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Thu May 21, 2020, 02:04 PM

Progressive Wins DA Race in Portland, Sending "Shockwaves" Through Oregon's Punitive System

“Multnomah County has just embraced the most progressive DA platform that this state has ever seen,” said Mike Schmidt, crediting grassroots efforts.

https://theappeal.org/politicalreport/portland-district-attorney-election/

It may be the widest election win yet for progressives in a contested prosecutor’s race. Mike Schmidt, who ran on a criminal justice reform platform, was elected district attorney on Tuesday in Multnomah County, which is home to Portland, some of its suburbs, and more than 800,000 residents. He had more than 75 percent of the vote in results available on Wednesday. “His election is evidence of the grassroots efforts that educated the community about the powers of the DA and the harms inflicted by the criminal legal system,” Madeline Carroll, an organizer with Oregon DA for the People, a local advocacy group, told me in an email. “Hundreds of community members contributed to this milestone.”

In an interview on Wednesday, Schmidt too credited grassroots organizers. “Multnomah County has just embraced the most progressive DA platform that this state has ever seen,” he said. “It’s an incredible feeling of validation for the things I’ve been working on, and I think of validation for so many people in the community who’ve worked on these issues and said those things for longer than I have.” He pointed to his 50 percentage point margin as evidence of the “breadth” of the coalition around reform. When he talked to labor groups during the campaign, he recounted, they pressed him to talk about “the systems, and how race has played into the criminal justice system, the school to prison pipeline. You merge that with the activist groups that have been working on these issues, with groups that have been standing with immigrants in our communities, everybody brought similar goals but different takes on it.”

This margin is all the more remarkable in the context of Oregon’s punitive prosecutorial culture, of a DA association that has fought recent reforms, and of a prison population that has kept rising, bucking national trends. Oregon is one of only six states where incarceration reached a new peak in 2018, according to a new analysis by the Sentencing Project. Schmidt has blamed Oregon’s harsh mandatory minimum schemes, which were codified by a 1994 ballot initiative, for stalling decarceral efforts. “You literally cannot get Oregon’s prison population reduced by 50 percent without getting rid of mandatory sentencing,” he said in April in a Q&A with the Political Report, referring to a goal some decarceration advocates have set.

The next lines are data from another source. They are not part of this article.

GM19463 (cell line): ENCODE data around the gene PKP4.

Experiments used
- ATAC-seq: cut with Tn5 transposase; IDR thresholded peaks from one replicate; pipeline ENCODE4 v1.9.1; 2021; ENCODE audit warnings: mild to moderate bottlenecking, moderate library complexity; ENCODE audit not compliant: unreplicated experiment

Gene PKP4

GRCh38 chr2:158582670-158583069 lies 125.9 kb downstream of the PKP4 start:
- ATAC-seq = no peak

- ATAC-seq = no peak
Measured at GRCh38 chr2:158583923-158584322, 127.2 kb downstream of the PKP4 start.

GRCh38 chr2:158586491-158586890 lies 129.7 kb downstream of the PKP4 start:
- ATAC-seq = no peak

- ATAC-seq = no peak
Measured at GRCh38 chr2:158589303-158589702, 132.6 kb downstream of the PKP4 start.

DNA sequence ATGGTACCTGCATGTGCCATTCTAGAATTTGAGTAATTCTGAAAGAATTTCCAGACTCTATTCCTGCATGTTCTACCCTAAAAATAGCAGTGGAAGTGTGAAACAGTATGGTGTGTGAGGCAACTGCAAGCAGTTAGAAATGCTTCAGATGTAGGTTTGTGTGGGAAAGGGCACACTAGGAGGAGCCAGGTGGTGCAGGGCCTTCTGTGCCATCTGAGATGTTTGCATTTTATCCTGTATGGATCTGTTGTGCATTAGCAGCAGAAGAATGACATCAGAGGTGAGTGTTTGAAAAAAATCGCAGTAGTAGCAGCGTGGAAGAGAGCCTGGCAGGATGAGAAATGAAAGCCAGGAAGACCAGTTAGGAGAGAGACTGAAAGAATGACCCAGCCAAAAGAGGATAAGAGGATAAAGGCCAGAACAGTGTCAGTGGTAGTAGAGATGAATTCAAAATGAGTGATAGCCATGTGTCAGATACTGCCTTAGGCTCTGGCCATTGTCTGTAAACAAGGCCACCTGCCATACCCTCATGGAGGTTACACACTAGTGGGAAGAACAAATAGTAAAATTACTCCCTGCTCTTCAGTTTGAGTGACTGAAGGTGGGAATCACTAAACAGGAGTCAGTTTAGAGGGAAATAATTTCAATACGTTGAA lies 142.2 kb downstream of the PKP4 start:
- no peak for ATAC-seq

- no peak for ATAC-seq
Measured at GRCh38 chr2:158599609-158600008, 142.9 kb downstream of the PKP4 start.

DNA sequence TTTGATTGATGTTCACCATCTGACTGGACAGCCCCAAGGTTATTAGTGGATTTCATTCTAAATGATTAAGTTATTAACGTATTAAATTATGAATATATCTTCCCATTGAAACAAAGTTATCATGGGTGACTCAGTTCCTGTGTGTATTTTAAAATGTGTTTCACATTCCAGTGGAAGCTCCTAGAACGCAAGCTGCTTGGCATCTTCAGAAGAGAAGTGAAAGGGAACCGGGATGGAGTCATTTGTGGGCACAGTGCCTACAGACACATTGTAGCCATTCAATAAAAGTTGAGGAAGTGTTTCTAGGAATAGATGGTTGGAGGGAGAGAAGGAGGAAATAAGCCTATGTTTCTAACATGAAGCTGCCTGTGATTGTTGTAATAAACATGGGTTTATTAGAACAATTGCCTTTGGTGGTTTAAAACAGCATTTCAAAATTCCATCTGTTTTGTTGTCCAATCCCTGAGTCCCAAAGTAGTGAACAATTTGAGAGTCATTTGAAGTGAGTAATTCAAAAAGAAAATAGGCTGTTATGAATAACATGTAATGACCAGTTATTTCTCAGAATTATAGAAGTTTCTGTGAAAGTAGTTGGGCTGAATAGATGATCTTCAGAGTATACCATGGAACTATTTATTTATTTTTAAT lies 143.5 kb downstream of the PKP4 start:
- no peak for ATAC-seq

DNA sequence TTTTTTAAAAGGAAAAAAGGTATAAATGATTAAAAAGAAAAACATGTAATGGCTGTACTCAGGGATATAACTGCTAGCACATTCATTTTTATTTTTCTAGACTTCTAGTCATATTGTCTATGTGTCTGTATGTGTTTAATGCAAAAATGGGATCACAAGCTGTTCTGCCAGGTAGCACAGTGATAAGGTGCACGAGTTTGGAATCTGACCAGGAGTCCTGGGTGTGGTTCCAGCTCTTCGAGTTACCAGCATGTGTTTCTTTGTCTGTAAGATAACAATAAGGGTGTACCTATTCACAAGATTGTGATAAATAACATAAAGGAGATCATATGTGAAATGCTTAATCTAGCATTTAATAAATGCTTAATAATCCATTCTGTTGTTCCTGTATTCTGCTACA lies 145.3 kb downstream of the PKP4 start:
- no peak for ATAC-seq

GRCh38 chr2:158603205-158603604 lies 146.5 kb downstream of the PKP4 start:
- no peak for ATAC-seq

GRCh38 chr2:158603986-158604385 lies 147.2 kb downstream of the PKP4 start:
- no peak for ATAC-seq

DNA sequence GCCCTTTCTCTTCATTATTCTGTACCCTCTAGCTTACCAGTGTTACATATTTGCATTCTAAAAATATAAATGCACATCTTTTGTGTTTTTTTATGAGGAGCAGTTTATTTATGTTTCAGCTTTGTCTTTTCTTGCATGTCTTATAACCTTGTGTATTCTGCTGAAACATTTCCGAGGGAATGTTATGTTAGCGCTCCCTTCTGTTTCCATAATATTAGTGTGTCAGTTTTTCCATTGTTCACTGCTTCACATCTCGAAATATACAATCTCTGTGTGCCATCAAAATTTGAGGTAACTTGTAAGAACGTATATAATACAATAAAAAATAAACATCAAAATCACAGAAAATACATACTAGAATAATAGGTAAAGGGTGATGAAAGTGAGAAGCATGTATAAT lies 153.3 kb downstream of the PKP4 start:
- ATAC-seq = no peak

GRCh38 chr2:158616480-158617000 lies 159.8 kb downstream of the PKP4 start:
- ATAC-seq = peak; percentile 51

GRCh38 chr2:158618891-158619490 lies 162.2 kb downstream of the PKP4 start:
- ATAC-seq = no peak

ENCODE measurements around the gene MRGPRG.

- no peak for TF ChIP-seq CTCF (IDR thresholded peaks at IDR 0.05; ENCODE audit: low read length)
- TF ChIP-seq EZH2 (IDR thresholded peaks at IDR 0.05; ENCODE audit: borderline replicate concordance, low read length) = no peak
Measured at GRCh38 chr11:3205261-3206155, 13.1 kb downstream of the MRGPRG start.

And in arguing that the legislature should repeal mandatory minimums, he presented the change as a way to chip away at DAs’ tremendous power. “When sentences become mandatory,” he said, “whoever makes the charging decision essentially makes the sentencing decision.” He also expressed support for other statewide reforms, including an end to cash bail, a ballot initiative that would decriminalize the personal possession of most drugs, and voting rights for all. He is among a growing list of candidates who are winning DA races after stating their view that incarcerated people should retain the right to vote, a significant turnaround in the issue’s national politics that matches what law enforcement officials say in Maine and Vermont.

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Reply Progressive Wins DA Race in Portland, Sending "Shockwaves" Through Oregon's Punitive System (Original post)
Celerity May 21 OP
The Magistrate May 21 #1
Indykatie May 21 #2
MyOwnPeace May 21 #3
BComplex May 21 #4

Response to Celerity (Original post)

Thu May 21, 2020, 02:06 PM

1. Excellent, Ma'am

This is one project of our leftmost fellows I am unreservedly for. I would like to see this repeated all across the land.

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Response to Celerity (Original post)

Thu May 21, 2020, 02:17 PM

2. Cash Bail, Mandatory Sentencing and For Profit Prisons Drives Big % of Penal System Abuses

It's so nice to see us moving toward a more progressive approach around the country by electing Dems with progressive criminal justice platforms.

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Response to Indykatie (Reply #2)

Thu May 21, 2020, 02:47 PM

3. But, but..............

why should we change - the "old way" has been working SO well..............

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Response to Indykatie (Reply #2)

Thu May 21, 2020, 03:05 PM

4. This country REALLY needs to get rid of "for profit" prisons. They have NO reason to help people get

discharged when they've been behaving themselves. I have a close friend who is in a for-profit prison for his narcotic entrepreneurial efforts. They hardly give them anything to eat, in order to cut costs. Prisoners have to get money and buy stuff from the "commissary" (mostly vending machines type stuff) just to have the energy to go work out or lift weights.

"For profit" means they take their profits from our tax dollars to pay their CEO's, instead of working through the State / Federal government and working with career government professional employees.

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